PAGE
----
HMAT A40 Ceramic
From Our Contribution
HMAT A40 Ceramic
|Builder/Built||1912 Harland & Wolff in Belfast|
|Type||Passenger vessel (twin screw)|
- 1 Remarks
- 2 Soldiers carried
- 3 Melbourne to Alexandria 22 December 1914 - 1 February 1915
- 4 Fremantle to Port Suez 24 June - 23 July 1915
- 5 Fremantle to Port Suez 24 Nov 1915 - ?? Dec 1915
- 6 Fremantle to Port Suez 12 February - 11 March 1916
- 7 Fremantle to Egypt 14 April 1916 - ?? May 1916
- 8 England to Fremantle 25 Jan 1919 - 3 Mar 1919
Owned by the Oceanic Steam Navigation Co Ltd of Liverpool (White Star Line), and leased by the Commonwealth until 9 Jul 1917 when management was transferred to the British Admiralty. While under Australian control she completed six journeys carrying troops to war zones.
During WW1 on three occasions the Ceramic was required to outrun a U Boat. In May 1916 in the Mediterranean a U Boat missed her with two torpedoes and she was required to outrun her attacker; in Jun 1917 in the Channel she again had to outdistance an attacking U Boat that had missed her with their first torpedo, and a month later she was pursued for 40 minutes by a U Boat on the surface using its gun to fire at her.
After the war the Ceramic returned to her Liverpool to Sydney route before being sold in 1934 to Shaw Savill & Albion Steam Ship Co. They had her rebuilt in 1936, modernised, and given additional power.
She was again requisitioned in 1939 to carry Australian troops. On Nov 23 1942 the Ceramic departed Liverpool as part of a convoy, with 200 military personnel on board as well as 150 civilians. Soon after leaving harbour she broke away from the convoy and continued on her route until during the night of 6 December, west of the Azores she was hit by a torpedo fired by U-515. The first torpedo was quickly followed by two more which stopped her dead in her tracks. About eight lifeboats were launched and filled with survivors, but with heavy seas they began capsizing and soon after all the survivors were in the sea.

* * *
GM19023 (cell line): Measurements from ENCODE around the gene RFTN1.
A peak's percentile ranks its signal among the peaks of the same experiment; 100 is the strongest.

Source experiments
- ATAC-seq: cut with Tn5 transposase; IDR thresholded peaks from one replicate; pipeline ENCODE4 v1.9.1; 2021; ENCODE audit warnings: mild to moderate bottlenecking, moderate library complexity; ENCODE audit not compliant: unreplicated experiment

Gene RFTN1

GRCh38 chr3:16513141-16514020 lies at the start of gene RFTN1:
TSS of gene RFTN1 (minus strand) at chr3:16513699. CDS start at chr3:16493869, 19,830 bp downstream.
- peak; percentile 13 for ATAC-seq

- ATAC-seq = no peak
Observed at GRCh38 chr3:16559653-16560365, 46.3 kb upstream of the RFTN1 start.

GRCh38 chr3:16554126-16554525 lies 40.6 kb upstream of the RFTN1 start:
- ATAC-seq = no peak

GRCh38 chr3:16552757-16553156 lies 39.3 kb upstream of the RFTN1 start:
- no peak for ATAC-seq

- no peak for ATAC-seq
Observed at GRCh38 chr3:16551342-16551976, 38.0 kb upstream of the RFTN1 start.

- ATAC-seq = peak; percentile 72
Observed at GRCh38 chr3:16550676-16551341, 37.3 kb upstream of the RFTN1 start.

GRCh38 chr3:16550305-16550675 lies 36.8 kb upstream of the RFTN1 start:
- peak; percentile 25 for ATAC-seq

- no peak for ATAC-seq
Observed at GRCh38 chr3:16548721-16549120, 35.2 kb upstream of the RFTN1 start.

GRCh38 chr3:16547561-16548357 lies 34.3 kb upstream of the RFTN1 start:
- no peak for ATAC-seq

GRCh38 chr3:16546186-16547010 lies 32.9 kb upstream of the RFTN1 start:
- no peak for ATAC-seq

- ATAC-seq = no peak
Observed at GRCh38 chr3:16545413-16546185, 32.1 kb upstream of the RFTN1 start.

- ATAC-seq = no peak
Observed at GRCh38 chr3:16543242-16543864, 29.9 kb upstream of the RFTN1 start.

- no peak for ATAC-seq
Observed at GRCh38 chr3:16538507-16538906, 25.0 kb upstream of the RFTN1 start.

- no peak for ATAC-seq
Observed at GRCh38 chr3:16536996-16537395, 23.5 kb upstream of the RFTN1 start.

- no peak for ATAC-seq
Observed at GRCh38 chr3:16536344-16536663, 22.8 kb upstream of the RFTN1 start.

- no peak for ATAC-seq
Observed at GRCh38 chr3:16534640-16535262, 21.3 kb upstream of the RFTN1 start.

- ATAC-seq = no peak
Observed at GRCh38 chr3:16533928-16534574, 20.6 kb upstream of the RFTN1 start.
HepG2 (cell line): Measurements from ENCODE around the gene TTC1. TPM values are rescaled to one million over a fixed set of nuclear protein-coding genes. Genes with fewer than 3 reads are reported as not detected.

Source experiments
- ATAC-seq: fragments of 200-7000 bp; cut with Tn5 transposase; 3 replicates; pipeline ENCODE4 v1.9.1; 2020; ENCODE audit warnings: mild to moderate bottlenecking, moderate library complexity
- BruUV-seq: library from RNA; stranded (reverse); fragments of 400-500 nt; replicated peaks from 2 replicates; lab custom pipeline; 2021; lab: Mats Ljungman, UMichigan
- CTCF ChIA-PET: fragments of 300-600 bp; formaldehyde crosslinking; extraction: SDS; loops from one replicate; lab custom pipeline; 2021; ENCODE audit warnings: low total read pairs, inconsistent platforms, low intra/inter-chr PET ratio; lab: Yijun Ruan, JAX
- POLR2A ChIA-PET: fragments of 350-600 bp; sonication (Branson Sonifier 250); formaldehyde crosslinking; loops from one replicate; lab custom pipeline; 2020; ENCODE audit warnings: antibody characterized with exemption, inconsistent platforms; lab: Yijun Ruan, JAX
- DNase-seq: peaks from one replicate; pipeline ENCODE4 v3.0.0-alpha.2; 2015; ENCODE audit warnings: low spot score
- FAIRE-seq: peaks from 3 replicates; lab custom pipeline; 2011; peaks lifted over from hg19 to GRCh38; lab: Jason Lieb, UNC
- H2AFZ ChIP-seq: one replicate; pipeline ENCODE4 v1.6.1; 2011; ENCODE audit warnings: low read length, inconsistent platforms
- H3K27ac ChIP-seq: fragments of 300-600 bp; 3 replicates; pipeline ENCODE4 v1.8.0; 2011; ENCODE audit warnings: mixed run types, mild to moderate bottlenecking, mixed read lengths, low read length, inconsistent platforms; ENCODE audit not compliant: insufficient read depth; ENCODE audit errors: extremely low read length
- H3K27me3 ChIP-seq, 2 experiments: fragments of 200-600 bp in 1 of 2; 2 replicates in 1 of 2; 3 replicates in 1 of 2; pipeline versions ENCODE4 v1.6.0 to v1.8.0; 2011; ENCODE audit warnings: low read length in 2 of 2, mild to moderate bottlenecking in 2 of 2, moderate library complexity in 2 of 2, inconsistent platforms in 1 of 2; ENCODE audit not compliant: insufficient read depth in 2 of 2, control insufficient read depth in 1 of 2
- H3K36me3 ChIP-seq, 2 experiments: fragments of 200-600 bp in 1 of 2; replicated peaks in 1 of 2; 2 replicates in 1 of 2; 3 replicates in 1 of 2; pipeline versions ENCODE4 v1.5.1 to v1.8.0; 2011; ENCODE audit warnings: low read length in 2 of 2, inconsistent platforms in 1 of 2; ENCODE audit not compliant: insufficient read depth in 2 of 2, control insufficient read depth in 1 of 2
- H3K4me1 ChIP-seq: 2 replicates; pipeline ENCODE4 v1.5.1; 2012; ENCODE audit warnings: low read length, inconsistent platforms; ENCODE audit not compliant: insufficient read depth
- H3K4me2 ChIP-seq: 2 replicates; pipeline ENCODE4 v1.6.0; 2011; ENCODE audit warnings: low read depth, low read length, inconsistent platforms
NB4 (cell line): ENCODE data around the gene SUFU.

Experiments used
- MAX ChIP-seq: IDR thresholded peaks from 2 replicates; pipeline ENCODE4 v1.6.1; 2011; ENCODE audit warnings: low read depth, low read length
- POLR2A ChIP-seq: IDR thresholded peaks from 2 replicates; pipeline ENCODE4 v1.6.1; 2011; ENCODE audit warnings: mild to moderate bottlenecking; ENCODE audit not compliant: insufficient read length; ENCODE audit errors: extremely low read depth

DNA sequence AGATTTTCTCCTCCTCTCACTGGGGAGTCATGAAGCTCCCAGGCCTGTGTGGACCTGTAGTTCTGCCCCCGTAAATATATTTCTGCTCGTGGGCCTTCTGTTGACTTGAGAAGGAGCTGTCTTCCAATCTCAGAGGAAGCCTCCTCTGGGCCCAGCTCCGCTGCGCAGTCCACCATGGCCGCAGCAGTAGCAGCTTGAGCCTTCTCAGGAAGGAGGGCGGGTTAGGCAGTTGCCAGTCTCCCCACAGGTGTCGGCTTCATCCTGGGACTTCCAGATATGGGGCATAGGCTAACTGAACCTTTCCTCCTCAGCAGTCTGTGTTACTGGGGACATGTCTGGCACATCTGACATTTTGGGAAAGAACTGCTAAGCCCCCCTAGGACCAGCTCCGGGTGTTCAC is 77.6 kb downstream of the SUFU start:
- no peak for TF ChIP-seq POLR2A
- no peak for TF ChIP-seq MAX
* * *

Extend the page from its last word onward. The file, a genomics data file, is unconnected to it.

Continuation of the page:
With the Ceramic still floating the U Boat fired two more torpedoes that sank her. The next day, trying to find out where she was headed, the U Boat rescued one of the Ceramic's crew, but left all of the other survivors to eventually drown.
Nothing was known of her fate until the rescued crew member, Engineer Eric Munday, was released from his POW camp after the war.
Melbourne to Alexandria 22 December 1914 - 1 February 1915
Disembarked 3 February 1915
- Herbert Wright Aldred
- Edward James Bell
- John Richard Hall
- Phillip (Harry) Harrison
- William Hart Post WW1 men
- Arthur Kent aka Rupert Arthur Kent Goodchild
- James Kirk
- George William Liddington
- Victor Henry Marshall
- George Henry Martin MM MID
- Patrick O'Connell McKenna
- Frederick Rawlinson
- William Edward Reed
- Robert Melville Salter
- Frederick William Scott
- Allan Leslie Thomas
- Aubrey Jesse Whittington MM
- George Young